... moving and monumental ... Epic in its sweep, The Seed Keeper uses a chorus of female voices to recount the intergenerational narrative of the U.S. government's deliberate destruction of Indigenous ways of life with a focus on these Native families' connections to their traditions through the seeds they cherish and hand down ... the reader experiences an interwoven tapestry of oppression and resistance ... Wilson opens her book with the poem The Seeds Speak, in which the seeds declare, 'We hold time in this space, we hold a thread to / infinity that reaches to the stars.' This novel illuminates that expansiveness with elegance and gravity.
The story of a bold, strong Dakhóta woman named Rosalie Iron Wing unfolds in captivating ways ... The women in Rosalie’s family and family-by-choice are fascinating, and each offers her own perspective on both the story and the setting in which it unfolds, adding depth to our understanding of Rosalie and the complexities of her character. It’s a rich tale of trauma and choice, history and meaning-making ... The contrast between how white colonizers use the land and Native Americans care for it viscerally demonstrates the inextricable connection between the earth and the people who love it ... the writing sings in compact, careful sentences, lending a timelessness to the narrative and making it clear that this compelling story is not just about these characters but also about culture, landscape and how we can—and often cannot—understand each other. Haunting and beautiful, the seeds and words of this novel will find their way into your world, however far from the Dakhóta lands that might be.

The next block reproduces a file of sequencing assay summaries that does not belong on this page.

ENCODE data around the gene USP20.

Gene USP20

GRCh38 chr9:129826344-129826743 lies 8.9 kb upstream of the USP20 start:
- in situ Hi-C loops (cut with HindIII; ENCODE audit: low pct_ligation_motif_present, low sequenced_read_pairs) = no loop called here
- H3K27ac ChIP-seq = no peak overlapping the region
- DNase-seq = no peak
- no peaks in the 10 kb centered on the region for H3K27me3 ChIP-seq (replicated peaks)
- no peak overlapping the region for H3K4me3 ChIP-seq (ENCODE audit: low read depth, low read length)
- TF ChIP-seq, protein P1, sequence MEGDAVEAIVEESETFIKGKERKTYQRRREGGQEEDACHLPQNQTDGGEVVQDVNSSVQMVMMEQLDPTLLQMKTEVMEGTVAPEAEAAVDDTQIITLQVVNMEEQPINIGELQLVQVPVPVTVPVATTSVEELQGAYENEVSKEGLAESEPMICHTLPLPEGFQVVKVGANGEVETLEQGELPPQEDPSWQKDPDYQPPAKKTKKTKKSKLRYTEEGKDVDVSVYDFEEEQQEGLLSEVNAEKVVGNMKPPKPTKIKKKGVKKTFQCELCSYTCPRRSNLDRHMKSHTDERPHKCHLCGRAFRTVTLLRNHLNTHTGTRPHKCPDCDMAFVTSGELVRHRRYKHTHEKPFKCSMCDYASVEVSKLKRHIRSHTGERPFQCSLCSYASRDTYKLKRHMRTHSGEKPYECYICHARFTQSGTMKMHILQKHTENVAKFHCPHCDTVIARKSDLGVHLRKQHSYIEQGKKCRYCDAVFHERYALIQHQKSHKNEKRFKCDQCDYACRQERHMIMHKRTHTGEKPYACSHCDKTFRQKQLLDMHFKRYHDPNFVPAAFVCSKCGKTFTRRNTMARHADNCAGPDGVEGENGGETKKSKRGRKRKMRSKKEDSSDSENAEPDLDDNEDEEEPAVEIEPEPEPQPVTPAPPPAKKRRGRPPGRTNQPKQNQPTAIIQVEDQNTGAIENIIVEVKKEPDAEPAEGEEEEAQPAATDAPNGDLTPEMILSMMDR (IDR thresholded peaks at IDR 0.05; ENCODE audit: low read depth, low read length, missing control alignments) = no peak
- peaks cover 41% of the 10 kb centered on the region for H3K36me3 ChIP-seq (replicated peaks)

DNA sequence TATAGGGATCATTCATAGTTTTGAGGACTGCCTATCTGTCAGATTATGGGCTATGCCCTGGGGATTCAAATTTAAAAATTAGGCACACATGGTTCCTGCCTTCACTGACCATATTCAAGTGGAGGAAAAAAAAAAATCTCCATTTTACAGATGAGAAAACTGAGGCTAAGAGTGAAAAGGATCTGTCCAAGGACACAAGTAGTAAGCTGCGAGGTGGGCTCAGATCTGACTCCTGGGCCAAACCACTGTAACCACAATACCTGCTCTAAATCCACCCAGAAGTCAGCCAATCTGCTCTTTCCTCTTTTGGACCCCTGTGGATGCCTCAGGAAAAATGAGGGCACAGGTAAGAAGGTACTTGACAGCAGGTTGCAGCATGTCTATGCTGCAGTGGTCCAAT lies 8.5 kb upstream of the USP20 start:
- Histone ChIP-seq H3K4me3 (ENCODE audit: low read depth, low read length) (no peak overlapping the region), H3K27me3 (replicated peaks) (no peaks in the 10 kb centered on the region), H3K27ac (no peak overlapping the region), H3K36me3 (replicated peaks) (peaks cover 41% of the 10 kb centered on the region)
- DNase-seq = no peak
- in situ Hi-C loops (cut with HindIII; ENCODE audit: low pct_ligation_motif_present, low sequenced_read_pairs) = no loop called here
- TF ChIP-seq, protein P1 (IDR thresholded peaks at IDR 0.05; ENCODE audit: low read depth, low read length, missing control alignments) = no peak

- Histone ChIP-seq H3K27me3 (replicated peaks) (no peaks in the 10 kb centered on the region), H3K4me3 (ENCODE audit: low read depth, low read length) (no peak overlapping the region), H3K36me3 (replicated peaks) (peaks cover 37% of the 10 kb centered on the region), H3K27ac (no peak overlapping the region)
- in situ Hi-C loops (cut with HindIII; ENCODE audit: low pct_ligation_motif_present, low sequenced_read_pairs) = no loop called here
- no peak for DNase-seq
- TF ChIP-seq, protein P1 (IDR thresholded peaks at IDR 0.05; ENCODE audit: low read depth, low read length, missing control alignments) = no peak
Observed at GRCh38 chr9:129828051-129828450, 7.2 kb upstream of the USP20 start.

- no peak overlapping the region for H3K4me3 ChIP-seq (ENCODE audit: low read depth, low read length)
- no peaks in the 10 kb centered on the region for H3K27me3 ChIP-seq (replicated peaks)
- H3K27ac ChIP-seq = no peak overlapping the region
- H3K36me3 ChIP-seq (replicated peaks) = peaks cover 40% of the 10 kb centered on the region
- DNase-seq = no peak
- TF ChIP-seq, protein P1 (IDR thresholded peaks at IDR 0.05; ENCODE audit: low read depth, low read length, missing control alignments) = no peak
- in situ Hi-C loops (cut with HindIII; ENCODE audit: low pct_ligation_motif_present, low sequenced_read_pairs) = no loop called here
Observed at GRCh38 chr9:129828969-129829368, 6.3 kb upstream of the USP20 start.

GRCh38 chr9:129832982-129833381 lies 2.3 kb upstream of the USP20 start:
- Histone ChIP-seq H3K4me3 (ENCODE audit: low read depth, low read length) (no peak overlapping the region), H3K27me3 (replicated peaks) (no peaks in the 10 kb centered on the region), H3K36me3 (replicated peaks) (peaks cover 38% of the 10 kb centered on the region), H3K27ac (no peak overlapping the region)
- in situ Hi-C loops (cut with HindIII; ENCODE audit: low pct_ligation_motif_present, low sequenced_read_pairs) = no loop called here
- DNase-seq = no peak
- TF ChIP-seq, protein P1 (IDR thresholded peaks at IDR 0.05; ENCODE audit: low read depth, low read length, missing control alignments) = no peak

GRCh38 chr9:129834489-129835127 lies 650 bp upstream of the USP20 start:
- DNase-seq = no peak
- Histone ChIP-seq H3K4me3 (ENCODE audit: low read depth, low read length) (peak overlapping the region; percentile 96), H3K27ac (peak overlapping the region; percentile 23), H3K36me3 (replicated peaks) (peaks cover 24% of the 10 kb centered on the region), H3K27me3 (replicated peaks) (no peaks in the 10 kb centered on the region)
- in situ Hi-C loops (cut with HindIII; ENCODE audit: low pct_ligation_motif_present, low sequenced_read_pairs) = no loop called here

... a deeply empathetic portrayal of a character grappling with a vibrant heritage complicated by pain, loss, and dysfunction. Ultimately, Rosalie comes to terms with who she is, understanding that for her, survival itself is a remarkable feat.